A photographic history

Ex-servicemen and barrow boys

The Open Market started in Oxford Street in 1919 as an unorganised collection of barrows, mainly owned by ex-servicemen, but also by some of the town’s ‘barrow boys’. The barrow boys were also known as ‘fly-pitchers’ because of their habit of pitching their barrows ‘on the fly’ and moving from site to site.

Moved to The Level

In the early 1920s, Brighton Council, conscious of many complaints, moved the traders from Oxford Street to the central rose-walk on The Level. It was then that Harry Cowley, a local workers’ rights activist became involved. He led a campaign for a permanent site for the market. As a result, on 19th November 1926, a permanent site was opened in the gardens of the cobbled fronted houses of Marshall’s Row.

Marshall’s Row demolished

The new arrangement may have been useful for the traders, but the residents of Marshall’s Row certainly did not take to having such a mass of people and stalls just in front of their houses. By 1938 the houses had been demolished and there were plans to use the space for an extended market.

New market opened in 1960

However, for many years the site was undeveloped and used merely for parking for cars and lorries. Finally the newly built Open Market, comprising forty-two stalls was opened on 7th January 1960, by the then Duke of Norfolk.

Comments about this page

  • I would love to know who these people are. The lady has a look of my family, the Taylors. Anyone know?

    By Jennifer Tonks (04/07/2011)
  • It’s great to be able to see these wonderful images.

    By Tony Mould (04/07/2011)
  • The middle gates leading to Marshall’s Row bring a memory to me of a cafe,also a funeral parlour. A vague memory its true but, mum hurrying me along after seeing a coffin. As I said a very vague memory, but, a memory nevertheless.

    By Jennifer Tonks (04/07/2011)
  • Despite being born and bred in Brighton, I haven’t lived there for 8 years. The Open Market is, I think, one of Brighton’s great attractions. I used to stock up on dirt-cheap but good quality fruit and veg, and then get the 81B bus back to Furze Hill. I seem to remember reading on a website that the market was going to be redeveloped; is this true? Best wishes to everyone, and thanks to the webmasters for a great website that keeps me in touch with things ‘back home’.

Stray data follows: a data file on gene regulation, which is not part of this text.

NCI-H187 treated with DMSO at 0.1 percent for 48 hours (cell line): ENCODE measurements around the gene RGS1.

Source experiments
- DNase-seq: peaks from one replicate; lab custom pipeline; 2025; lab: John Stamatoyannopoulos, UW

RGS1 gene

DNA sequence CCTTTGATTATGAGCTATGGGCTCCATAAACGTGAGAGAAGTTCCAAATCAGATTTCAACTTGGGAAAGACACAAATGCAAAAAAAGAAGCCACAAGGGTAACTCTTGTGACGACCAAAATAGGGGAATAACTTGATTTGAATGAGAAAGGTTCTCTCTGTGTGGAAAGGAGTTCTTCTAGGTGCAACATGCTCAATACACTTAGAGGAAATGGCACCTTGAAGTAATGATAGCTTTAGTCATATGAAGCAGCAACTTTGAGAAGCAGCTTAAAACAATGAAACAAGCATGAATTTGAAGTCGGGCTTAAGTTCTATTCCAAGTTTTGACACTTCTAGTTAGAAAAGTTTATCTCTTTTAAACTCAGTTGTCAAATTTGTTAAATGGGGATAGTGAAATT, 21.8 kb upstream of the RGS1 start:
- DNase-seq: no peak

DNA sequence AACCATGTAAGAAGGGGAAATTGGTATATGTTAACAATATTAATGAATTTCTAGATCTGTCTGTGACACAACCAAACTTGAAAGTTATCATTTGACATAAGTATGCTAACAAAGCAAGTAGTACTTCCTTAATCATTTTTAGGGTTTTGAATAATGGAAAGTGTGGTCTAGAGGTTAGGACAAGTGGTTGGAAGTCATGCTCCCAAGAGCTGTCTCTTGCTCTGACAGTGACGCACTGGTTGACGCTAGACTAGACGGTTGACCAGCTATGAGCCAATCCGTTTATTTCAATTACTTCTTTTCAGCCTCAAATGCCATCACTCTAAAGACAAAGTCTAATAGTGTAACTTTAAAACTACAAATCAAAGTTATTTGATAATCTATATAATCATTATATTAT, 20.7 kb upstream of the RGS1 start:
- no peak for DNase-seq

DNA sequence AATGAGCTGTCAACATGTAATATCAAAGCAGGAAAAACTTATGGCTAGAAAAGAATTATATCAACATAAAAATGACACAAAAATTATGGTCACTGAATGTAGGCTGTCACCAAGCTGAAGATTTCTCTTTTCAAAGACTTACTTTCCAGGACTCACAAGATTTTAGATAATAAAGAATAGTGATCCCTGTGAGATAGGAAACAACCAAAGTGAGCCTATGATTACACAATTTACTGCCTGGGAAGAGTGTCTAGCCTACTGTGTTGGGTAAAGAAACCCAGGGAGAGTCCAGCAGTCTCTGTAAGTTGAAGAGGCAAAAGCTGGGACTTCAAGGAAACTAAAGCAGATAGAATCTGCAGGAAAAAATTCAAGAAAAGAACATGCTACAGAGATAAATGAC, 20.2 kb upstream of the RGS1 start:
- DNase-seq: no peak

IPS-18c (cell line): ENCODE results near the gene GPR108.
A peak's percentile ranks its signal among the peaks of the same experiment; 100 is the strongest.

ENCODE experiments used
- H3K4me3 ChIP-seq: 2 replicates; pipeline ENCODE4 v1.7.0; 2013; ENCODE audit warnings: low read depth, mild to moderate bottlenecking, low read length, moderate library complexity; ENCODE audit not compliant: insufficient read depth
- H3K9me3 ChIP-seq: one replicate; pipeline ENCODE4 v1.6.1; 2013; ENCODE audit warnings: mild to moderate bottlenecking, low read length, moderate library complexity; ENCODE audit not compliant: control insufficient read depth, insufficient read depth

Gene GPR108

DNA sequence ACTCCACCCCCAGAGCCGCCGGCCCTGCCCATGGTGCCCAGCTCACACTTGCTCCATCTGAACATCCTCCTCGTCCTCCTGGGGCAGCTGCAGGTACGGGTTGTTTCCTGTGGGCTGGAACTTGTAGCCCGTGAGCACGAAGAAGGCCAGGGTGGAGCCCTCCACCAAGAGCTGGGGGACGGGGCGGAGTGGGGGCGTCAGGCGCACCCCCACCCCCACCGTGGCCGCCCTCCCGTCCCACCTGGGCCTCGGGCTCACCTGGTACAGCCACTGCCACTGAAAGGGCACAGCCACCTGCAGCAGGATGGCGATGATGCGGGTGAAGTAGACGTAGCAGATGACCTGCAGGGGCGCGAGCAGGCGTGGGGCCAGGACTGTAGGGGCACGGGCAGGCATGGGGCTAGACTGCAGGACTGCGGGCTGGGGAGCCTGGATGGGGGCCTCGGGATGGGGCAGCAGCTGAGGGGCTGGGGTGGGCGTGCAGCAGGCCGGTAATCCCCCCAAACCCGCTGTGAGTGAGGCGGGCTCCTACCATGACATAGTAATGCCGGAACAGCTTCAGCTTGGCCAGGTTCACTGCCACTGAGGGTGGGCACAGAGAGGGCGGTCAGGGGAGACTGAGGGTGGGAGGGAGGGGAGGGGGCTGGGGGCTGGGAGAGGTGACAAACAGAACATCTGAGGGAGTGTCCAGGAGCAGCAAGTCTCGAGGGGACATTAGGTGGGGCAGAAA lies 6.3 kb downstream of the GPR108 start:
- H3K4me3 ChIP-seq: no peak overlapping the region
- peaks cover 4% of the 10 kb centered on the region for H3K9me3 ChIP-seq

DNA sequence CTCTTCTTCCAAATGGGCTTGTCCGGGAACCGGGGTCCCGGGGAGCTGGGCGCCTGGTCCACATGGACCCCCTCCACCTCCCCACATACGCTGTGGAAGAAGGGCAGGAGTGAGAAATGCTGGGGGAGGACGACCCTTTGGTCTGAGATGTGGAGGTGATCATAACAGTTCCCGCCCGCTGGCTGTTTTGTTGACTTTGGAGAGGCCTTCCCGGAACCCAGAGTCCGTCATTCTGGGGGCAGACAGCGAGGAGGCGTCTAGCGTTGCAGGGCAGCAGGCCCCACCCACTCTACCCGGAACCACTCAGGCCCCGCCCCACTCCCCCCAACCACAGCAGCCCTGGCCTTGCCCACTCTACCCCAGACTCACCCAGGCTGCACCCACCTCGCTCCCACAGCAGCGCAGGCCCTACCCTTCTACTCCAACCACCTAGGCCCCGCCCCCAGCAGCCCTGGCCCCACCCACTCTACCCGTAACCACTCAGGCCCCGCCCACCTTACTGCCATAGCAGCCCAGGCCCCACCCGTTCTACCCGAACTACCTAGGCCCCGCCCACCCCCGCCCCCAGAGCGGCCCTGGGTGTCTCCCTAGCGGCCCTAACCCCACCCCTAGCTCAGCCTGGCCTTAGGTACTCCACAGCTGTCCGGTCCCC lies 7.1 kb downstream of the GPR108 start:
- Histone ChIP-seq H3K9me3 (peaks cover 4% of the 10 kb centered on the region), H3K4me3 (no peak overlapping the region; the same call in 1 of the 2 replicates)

By Andy Lainton (04/07/2011)
  • One of my earliest memories of the Open Market was watching Mr Dawklins at his shoeing forge at the entrance to Marshalls Row. I was at a country show not long ago watching …and smelling, a shoeing demonstration and the smell of hot horse hoof brought memories flooding back. Brighton Museum (pre-revamp) had a collection of Dawklins’ tools on display plus a life size b&w photo of the man himself. Until they extended the veg shop next to the forge site there was still visible in the rear wall an iron ring for tethering the horses.

    By Geoffrey Mead (05/07/2011)
  • I recall the Market looking exactly the same in the 1950s as in the pictures above from the 1930s. The 1960 redevelopment was much tidier, but I retained an affection for the old ramshackle arrangement that preceded it. Happily the Blind Man got a bigger and better space in roughly the same position. More about him on other pages of MyB&H concerning the Open Market.

    By Len Liechti (05/07/2011)
  • I think the two people in the picture are called Harding. Their relation, Roger Harding, had a stall in the market until the middle of the 1990s.

    By D. Gillam (21/12/2012)
  • My grandmother’s sister’s brother-in-law was the blacksmith Dawkins in 1957 when I visited him in his smithy, I was 11 at the time. A relative of Dawkins’ now runs a forge at Newtimber.

    By Richard Small (07/12/2013)
  • In the 1930s my mum used to like watching the blacksmith whilst my grandma was shopping in the market.
    I don’t know from when and for how long, but she always told me that my great-uncle worked there, – Albert Mace.
    Little did my mum know she would grow up to marry his nephew!

    By Tina Mace (07/07/2020)
  • I should imagine Harry Cowley would be turning in his grave to see how Brighton has been let down and in such a state , not to mention all those who remember Brighton as it used to be ! are we really progressing or declining,? so sad !

    By Joe Mann (08/07/2020)

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